Then there’s the health implications of this tech that we are consuming faster, in larger and larger volumes. We are obsessed with the digital world and it’s promise of endless new experiences of unimaginable joy and connectivity whilst our real world, the world that actually sustains us, and the place that has provided resources for all of these activities, simply falls apart.
The Doctor Who complex
This is the only way that I can reason this. I’ve been to many inspirational tech events and in recent years the really good ones have opened the door, discussing the problems with tech. Acknowledging that the shiny object in the room is also toxic. When I came to writing this blog I was genuinely torn about what to say. I really don’t want to be a kill joy.
I know that there is a lot of good coming from these innovations, but the cost, the price that we will all pay that comes with it, I find myself asking myself over and over again, “Is it worth it?” We are not immortal, we don't regenerate, no matter what we tell ourselves, what kind of future are we actually creating? You know the real world, actual physical space one.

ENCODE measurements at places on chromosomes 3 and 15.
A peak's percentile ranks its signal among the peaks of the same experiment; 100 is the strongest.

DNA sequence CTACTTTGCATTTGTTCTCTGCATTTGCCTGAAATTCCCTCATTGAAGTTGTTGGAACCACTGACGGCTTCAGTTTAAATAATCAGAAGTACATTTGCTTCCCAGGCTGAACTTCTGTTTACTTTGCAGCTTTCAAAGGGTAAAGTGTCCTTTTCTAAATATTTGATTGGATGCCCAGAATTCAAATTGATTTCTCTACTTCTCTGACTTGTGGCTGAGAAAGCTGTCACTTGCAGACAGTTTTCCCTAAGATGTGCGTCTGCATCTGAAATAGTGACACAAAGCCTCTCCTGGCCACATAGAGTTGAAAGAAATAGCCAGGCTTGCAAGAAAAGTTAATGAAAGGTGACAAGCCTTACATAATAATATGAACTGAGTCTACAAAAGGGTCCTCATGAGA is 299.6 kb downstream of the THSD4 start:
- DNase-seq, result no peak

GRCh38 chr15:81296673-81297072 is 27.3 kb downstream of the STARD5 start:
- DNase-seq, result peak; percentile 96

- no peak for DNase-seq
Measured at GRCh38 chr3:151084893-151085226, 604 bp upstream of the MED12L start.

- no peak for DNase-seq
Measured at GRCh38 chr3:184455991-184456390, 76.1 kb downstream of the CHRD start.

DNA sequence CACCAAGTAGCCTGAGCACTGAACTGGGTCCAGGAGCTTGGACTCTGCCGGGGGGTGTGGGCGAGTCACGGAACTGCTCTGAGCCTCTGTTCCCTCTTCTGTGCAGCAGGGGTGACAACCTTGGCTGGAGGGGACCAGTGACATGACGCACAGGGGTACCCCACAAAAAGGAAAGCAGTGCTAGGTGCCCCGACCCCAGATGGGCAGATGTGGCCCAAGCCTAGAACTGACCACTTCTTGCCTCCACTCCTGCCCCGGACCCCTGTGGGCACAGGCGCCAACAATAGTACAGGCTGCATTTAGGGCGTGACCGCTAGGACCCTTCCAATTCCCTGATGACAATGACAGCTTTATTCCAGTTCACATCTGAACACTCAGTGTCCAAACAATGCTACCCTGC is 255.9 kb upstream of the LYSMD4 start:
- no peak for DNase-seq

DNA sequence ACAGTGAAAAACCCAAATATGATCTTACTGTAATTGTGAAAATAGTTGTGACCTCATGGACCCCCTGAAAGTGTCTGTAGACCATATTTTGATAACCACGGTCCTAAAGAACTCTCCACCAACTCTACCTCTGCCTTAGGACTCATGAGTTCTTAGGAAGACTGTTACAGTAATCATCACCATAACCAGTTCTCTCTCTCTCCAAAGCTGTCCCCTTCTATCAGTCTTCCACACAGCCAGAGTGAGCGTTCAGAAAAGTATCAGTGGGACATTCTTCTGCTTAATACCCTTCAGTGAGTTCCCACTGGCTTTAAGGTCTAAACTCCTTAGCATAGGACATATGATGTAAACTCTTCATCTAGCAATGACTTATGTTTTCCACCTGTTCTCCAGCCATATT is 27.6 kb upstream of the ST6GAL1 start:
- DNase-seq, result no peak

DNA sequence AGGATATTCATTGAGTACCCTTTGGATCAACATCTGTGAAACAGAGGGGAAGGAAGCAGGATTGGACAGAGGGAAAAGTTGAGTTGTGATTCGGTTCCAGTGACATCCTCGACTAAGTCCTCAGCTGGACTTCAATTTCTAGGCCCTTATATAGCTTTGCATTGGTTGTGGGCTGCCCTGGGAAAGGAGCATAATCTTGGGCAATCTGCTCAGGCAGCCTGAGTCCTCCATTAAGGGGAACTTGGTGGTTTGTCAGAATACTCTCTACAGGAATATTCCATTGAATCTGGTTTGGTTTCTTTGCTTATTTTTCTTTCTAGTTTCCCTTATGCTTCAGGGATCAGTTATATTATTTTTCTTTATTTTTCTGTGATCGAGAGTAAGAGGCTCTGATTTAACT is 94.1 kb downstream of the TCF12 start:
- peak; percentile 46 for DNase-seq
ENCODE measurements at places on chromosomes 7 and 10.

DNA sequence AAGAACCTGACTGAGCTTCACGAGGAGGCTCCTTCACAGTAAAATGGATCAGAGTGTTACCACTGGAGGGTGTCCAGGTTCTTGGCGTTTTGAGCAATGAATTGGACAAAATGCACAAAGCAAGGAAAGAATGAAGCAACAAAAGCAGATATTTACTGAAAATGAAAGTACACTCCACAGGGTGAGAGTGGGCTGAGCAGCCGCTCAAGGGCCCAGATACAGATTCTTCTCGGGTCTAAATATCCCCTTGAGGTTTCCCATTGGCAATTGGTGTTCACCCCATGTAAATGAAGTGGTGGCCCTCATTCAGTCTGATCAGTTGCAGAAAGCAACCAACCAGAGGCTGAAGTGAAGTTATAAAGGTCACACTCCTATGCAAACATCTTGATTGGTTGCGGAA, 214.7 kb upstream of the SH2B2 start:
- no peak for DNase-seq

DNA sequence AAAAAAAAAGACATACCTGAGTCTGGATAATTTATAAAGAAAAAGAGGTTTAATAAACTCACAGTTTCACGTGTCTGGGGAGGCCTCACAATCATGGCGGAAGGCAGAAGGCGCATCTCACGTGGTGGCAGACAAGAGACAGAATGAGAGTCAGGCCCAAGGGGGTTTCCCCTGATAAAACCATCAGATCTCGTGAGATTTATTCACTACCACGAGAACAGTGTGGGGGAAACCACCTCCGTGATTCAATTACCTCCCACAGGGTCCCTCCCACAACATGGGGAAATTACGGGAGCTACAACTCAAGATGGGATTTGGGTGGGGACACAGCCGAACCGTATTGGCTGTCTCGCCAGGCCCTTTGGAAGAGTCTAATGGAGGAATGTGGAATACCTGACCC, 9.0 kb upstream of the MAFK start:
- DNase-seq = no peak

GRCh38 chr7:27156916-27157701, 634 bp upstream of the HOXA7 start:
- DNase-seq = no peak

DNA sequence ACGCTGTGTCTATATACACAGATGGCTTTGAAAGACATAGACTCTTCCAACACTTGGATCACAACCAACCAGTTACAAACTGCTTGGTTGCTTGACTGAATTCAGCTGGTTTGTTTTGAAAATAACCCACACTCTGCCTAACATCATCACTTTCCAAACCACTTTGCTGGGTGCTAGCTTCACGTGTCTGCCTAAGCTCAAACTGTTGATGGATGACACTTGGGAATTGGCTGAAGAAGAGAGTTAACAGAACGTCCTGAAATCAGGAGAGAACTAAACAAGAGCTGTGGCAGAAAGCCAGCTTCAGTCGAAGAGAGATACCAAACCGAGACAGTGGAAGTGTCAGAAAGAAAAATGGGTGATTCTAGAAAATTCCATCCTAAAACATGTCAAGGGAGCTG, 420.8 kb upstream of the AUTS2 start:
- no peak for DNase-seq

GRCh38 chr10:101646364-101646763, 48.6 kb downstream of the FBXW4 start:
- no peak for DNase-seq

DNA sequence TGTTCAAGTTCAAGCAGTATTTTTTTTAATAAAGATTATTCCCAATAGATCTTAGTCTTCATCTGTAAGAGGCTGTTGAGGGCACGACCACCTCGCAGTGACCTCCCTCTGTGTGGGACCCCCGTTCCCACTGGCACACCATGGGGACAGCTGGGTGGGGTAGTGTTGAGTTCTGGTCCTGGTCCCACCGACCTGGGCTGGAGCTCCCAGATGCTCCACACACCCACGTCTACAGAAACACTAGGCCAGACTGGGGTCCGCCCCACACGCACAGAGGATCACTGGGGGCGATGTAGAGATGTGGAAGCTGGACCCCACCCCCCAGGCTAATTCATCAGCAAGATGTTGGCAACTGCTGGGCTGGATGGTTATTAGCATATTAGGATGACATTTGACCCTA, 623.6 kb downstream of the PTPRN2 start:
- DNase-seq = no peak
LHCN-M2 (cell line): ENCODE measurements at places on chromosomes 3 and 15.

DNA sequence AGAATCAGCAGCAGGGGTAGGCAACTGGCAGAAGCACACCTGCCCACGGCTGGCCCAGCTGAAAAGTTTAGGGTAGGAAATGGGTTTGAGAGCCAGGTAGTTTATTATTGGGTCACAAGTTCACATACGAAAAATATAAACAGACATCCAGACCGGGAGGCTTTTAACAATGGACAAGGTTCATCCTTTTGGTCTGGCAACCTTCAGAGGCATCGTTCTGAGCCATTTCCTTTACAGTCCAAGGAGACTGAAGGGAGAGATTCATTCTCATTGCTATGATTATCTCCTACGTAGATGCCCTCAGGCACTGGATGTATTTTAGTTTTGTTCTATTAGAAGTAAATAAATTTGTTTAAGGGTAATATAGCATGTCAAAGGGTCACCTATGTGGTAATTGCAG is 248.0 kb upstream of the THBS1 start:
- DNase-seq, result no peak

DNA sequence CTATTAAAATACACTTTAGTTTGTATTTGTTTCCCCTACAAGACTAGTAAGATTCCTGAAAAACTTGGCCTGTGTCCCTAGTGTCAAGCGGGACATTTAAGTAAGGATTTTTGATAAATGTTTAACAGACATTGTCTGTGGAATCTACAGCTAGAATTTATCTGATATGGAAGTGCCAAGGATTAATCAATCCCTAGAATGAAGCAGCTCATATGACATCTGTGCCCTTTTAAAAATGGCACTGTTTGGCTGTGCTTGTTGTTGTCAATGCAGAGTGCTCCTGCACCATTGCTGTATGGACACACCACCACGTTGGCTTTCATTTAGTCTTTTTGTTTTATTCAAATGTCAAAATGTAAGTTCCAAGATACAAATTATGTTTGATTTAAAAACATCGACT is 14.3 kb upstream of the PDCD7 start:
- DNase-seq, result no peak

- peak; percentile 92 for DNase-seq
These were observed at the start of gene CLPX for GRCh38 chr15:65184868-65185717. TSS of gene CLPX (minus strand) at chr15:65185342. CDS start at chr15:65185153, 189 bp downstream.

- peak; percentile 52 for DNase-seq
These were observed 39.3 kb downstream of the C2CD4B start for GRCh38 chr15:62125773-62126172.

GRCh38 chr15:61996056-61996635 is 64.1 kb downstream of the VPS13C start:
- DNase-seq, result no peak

I can’t decide whether we do this because we are,
"I am an idiot"
I’m yet to meet anyone who accepts that they are ageing. We live in almost total denial, thinking that we’re still in our teens or early twenties – when let’s be honest we are capable of awesome things but lack the awareness and skills to make the most of our bodies at this time, instead we subject them to years of neglect that come back to bite us as we age.
As a result, health, both physical and mental, problems come to us all, some people much earlier than others, and these early onset restrictions are often of our own making, and that’s stupid. We know this stuff is bad for us, but we can’t stop ourselves, it’s become an addiction.